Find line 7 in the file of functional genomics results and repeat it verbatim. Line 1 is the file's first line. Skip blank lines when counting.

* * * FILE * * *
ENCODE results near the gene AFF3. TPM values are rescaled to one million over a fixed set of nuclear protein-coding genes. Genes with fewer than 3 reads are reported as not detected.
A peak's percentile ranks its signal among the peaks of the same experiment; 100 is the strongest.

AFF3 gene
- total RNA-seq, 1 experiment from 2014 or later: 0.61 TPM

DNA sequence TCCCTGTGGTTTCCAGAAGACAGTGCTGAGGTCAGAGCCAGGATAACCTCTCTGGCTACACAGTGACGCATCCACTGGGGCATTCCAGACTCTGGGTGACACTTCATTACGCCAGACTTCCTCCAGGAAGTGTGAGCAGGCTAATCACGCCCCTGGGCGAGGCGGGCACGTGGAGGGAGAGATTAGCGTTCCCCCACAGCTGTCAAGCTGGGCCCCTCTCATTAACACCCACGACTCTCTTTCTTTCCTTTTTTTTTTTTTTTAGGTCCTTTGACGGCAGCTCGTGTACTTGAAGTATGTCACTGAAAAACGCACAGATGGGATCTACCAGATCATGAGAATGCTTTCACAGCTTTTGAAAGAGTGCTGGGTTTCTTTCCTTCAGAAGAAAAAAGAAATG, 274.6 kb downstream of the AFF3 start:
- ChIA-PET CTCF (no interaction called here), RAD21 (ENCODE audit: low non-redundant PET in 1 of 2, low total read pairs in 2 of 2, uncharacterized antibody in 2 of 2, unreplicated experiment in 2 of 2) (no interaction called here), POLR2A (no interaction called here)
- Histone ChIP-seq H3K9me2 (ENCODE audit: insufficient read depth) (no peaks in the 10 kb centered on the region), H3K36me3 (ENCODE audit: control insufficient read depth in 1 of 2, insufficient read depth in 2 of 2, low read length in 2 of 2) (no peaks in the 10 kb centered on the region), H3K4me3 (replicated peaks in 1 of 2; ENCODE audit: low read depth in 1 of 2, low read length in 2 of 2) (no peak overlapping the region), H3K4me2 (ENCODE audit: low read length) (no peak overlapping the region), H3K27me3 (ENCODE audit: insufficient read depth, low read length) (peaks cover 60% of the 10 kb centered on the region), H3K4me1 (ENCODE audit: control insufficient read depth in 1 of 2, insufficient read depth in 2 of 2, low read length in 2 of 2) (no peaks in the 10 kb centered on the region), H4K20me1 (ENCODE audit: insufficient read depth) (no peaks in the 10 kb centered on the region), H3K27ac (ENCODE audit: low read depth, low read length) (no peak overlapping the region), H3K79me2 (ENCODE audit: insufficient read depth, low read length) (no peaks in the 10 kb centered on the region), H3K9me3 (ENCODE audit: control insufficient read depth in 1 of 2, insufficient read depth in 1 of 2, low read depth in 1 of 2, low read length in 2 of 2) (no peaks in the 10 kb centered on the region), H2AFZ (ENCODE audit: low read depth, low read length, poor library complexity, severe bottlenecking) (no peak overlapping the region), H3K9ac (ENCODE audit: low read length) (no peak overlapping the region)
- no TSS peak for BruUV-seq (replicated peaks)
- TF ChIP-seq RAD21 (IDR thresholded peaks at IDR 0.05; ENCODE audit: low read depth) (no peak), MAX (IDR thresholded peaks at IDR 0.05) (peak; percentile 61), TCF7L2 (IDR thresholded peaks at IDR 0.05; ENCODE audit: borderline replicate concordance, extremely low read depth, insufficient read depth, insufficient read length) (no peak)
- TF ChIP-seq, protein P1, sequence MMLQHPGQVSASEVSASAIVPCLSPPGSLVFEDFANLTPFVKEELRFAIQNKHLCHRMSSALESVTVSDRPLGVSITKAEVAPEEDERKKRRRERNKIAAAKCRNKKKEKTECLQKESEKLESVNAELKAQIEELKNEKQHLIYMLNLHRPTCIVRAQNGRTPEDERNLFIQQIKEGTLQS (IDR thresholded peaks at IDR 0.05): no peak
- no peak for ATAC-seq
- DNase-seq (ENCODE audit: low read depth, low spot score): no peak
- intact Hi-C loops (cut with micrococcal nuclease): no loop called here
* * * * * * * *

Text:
- Histone ChIP-seq H3K9me2 (ENCODE audit: insufficient read depth) (no peaks in the 10 kb centered on the region), H3K36me3 (ENCODE audit: control insufficient read depth in 1 of 2, insufficient read depth in 2 of 2, low read length in 2 of 2) (no peaks in the 10 kb centered on the region), H3K4me3 (replicated peaks in 1 of 2; ENCODE audit: low read depth in 1 of 2, low read length in 2 of 2) (no peak overlapping the region), H3K4me2 (ENCODE audit: low read length) (no peak overlapping the region), H3K27me3 (ENCODE audit: insufficient read depth, low read length) (peaks cover 60% of the 10 kb centered on the region), H3K4me1 (ENCODE audit: control insufficient read depth in 1 of 2, insufficient read depth in 2 of 2, low read length in 2 of 2) (no peaks in the 10 kb centered on the region), H4K20me1 (ENCODE audit: insufficient read depth) (no peaks in the 10 kb centered on the region), H3K27ac (ENCODE audit: low read depth, low read length) (no peak overlapping the region), H3K79me2 (ENCODE audit: insufficient read depth, low read length) (no peaks in the 10 kb centered on the region), H3K9me3 (ENCODE audit: control insufficient read depth in 1 of 2, insufficient read depth in 1 of 2, low read depth in 1 of 2, low read length in 2 of 2) (no peaks in the 10 kb centered on the region), H2AFZ (ENCODE audit: low read depth, low read length, poor library complexity, severe bottlenecking) (no peak overlapping the region), H3K9ac (ENCODE audit: low read length) (no peak overlapping the region)